UBC Theses and Dissertations
UBC Theses and Dissertations
Integration of physical planning and social planning : a case study of the Strathcona Urban Renewal Area, Vancouver. Lai, Hermia Kwok-Yee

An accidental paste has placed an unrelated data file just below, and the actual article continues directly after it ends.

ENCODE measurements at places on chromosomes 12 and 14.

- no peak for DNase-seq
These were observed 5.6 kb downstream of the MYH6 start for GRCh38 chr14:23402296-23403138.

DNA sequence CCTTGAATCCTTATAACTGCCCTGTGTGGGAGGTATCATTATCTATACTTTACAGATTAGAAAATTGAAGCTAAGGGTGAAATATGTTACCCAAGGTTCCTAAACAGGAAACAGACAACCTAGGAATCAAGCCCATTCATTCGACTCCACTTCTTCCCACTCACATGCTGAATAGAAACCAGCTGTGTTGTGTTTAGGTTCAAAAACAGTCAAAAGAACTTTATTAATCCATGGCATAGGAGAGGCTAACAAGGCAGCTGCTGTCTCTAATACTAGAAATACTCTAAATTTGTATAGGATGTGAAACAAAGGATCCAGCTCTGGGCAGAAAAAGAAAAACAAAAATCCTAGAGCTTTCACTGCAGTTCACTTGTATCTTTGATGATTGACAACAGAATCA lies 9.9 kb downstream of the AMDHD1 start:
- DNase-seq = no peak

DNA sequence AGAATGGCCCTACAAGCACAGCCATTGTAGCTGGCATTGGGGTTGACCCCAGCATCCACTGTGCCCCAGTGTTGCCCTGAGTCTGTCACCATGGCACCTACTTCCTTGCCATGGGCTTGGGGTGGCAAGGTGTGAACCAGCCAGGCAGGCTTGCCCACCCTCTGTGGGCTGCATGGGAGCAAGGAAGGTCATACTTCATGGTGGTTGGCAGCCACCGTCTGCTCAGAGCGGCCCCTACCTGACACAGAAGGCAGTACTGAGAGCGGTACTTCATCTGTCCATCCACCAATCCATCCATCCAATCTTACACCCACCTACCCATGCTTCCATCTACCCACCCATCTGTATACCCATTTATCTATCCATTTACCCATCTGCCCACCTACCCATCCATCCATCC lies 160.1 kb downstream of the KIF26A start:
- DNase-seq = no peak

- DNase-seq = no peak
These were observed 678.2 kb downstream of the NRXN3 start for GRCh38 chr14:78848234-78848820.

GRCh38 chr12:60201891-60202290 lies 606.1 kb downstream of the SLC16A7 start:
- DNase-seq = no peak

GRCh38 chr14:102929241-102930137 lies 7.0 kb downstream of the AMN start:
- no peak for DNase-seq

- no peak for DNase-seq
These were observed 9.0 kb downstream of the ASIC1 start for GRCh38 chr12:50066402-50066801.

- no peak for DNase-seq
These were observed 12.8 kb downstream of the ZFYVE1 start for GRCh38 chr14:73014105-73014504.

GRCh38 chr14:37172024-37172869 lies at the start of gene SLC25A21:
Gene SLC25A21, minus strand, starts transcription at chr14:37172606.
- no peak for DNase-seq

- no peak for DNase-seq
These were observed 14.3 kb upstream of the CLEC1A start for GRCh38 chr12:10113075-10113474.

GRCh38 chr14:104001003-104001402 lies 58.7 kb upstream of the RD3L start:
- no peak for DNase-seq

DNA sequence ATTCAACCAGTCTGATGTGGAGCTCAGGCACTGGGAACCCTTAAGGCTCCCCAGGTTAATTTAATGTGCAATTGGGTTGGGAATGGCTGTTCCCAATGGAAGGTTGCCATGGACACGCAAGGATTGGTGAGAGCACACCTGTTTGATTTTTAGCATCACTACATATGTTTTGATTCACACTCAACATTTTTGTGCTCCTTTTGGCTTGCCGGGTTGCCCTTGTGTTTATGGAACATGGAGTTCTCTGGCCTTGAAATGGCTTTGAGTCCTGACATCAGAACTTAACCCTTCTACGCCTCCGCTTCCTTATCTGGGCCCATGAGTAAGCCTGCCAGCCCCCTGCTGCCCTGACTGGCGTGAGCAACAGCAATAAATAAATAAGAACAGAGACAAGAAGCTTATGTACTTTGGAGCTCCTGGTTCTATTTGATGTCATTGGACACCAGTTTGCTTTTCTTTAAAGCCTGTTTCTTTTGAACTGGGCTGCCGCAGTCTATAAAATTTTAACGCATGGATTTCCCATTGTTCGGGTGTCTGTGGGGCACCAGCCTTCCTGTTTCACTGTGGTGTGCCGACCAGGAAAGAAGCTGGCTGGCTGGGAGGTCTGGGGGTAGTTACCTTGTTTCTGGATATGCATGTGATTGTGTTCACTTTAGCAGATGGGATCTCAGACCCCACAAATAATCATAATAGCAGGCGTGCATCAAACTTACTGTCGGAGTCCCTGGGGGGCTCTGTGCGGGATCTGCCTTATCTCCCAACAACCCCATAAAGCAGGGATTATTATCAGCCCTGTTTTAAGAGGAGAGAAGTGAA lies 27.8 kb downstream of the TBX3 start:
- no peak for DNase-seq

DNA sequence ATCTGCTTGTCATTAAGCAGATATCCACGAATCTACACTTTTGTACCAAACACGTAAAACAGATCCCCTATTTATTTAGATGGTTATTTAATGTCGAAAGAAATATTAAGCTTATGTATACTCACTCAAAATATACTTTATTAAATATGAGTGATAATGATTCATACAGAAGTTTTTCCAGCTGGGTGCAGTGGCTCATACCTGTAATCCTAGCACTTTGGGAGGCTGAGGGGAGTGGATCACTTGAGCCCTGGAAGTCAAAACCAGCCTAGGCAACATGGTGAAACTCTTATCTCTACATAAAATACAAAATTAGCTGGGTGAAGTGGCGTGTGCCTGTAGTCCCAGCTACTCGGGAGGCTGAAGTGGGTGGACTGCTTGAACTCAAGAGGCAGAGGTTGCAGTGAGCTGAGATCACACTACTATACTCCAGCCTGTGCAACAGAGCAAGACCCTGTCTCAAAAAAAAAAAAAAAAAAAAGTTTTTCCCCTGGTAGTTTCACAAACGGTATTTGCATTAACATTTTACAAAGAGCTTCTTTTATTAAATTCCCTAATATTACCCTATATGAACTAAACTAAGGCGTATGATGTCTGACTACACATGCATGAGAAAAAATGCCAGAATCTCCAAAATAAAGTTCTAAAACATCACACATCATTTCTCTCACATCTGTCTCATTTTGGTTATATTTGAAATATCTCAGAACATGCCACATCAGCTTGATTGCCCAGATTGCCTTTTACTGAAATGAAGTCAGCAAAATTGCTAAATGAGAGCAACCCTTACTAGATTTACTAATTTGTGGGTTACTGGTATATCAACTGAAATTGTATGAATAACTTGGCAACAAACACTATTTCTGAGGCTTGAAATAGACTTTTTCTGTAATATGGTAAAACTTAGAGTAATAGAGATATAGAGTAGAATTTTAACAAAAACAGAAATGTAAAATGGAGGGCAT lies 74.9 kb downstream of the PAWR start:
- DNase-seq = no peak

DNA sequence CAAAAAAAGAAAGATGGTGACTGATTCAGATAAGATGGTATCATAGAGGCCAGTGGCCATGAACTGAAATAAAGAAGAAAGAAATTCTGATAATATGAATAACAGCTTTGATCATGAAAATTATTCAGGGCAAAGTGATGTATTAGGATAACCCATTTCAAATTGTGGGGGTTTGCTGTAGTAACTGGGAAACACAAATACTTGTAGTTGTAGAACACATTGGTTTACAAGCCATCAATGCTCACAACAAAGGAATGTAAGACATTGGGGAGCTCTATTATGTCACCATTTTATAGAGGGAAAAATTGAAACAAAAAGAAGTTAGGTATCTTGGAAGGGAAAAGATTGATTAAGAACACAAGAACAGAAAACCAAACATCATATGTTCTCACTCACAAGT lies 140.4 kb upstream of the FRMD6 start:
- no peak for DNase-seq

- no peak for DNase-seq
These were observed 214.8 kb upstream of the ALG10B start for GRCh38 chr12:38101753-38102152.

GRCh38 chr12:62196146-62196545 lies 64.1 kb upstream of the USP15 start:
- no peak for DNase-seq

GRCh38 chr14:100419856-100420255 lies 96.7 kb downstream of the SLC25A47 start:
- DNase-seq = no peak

This thesis examines the current separation between the disciplines of physical planning and social planning with particular reference to the City of Vancouver. Traditionally, physical planning was dominated by the doctrine of environmental determinism while social planning was limited to the supply of social services to the community. Neither of them, as separate functions, was able to effectively eliminate social and environmental problems in the urban complex. The maladjustment between the physical plans and social desires is particularly evident in urban renewal programs where replacement of poor physical structures by decent housing fails to, improve the social conditions. One of the methods advocated in North America for eliminating mismatches between physical planning and social needs is citizen participation in planning. The primary purpose of this thesis is to test the relevance of citizen involvement as a liaison between the two functions. The hypothesis for this research is: That citizen participation will assist in the integration of physical planning and social planning. Research findings reveal that "planning" is a comprehensive process of decision-making on the allocation and development of human and physical resources. Any physical plan which aims at improving the environment for the benefit of the public is essentially "social" in nature. Planning is therefore an apparatus for co-ordinating the individual physical-socio-economic functional programs of a community into an integrated overview of the total community. In fact, only one type of planning exists - a comprehensive approach aimed at achieving social goals. It is an inter-systems method which involves the deliberate introduction of socioeconomic and human-behavior consideration into the decision-making arena. Further research on citizen participation appears to support the hypothesis that citizen involvement will assist the desired integration of physical planning and social values. Various forms of citizen participation are identified, ranging from the passive non-participation role of education, information, consultation and placation to the aggressive effects of delegated power and citizen control. This gradation of participatory "strategies" is represented by a typology -The Model of a Ladder of Citizen Participation. Literature review also indicates that citizen participation is in fact a new kind of politics which involves the redistribution of power to the have-not citizens and the decentralization of government functions. The peak level of the citizen participation model is "citizen power", at which step, social desires of the community are significantly represented and accounted for in the planning process. The Case Study on the Strathcona Urban Renewal Porgram in Vancouver provides affirmative indications in favour of the hypothesis. Various "strategies" of citizen involvement, progressing from the low level of non-participation and tokenism in the early 1960s to the present stage of delegated power were practised by the Strathcona residents. The Case further substantiates the hypothesis that citizen participation is a promising alternative to the traditional planning approach under the existing political system. Although the urban renewal program in Strathcona is still under process to-date, there is some validation in presuming that participatory democracy will assist the integration of physical planning and social values. In retrospective, it appears that two challenges are posed to the planning professionals: to increase their social sensitivity and to broaden their innovation role. Future research into the methods of promoting meaningful citizen participation and to politicize the planning process are deemed necessary.
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